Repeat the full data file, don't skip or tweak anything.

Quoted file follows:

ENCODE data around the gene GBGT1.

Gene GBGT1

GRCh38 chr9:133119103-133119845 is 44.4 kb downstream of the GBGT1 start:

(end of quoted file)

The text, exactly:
ENCODE data around the gene GBGT1.

Gene GBGT1

GRCh38 chr9:133119103-133119845 is 44.4 kb downstream of the GBGT1 start: